“Part of physician burnout is the workload — the sheer number of patients, the work that accompanies caring for patients, and the hours," says Peter Basch M.D., a Washington, D.C., primary care physician.

Nurse practitioners often ease that workload by seeing their own panel of patients, or by handling walk-ins or same-day appointments, Basch says.

But what burns out doctors most, Basch says, is the volume of non-reimbursable administrative and clinical work. According to athenahealth data, a typical pediatrician has to fill out more than 600 school forms and 150 camp forms in a year. Basch also cites prior authorizations and care coordination, and notes that nurse practitioners are rarely used for these tasks.

As the ranks of nurse practitioners grow — from 192,000 in the United States in 2014 to a projected 244,000 in 2025 — these nurses say they're well-positioned to help practices run more efficiently and allow doctors to work to the top of their licenses.

“We're working as primary care providers for a lot of patients," says Laurie Bond, a nurse practitioner at the Maryland Primary Care Physicians in Queenstown, Md., who sees 15 to 30 patients per day. "Having us in practice allows the doctors to focus on patients who have more complicated care and need more attention."

Resistance remains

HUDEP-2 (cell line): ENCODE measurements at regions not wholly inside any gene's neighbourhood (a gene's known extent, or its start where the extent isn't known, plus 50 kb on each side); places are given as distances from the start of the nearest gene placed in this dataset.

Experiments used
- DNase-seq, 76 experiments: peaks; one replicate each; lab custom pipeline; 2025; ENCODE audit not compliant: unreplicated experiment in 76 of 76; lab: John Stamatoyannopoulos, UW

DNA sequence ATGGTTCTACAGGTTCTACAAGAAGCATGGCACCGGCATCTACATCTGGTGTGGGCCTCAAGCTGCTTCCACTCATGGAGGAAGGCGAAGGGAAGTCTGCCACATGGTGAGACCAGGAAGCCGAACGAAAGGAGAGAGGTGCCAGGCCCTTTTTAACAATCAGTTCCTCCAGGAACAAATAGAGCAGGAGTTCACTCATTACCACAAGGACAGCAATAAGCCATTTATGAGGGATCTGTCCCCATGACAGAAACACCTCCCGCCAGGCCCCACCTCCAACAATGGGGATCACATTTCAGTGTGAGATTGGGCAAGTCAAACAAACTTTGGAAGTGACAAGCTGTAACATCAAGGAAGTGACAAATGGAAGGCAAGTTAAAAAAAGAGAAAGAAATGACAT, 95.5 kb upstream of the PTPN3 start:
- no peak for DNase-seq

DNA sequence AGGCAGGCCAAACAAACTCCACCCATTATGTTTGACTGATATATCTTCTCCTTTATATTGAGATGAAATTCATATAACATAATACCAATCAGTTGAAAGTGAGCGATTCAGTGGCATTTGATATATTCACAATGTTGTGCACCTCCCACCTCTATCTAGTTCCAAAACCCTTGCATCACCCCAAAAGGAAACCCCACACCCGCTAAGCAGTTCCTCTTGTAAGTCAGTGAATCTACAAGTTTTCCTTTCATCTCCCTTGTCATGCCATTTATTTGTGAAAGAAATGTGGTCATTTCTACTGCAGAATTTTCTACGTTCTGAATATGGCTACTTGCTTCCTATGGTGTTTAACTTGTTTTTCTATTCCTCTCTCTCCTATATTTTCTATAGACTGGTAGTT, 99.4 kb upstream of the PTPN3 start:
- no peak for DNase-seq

Many states are making it easier for nurse practitioners — all of whom have masters degrees or doctorates in nursing — to take on a larger share of the primary care burden. In 21 states and the District of Columbia, nurse practitioners are legally sanctioned to work without doctor supervision. That means they can assess, diagnose, interpret diagnostic tests, and prescribe medications independently — and they're free to establish and operate their own independent practices in the same way physicians do.


Still, there remains strong opposition to expanding nurse practitioners' authority and independence. The American Medical Association, the American Academy of Family Physicians, the American Academy of Pediatrics and the American Osteopathic Association have openly opposed nurse practitioners' use as primary care providers, claiming that educational gaps render them unqualified to care for patients independently.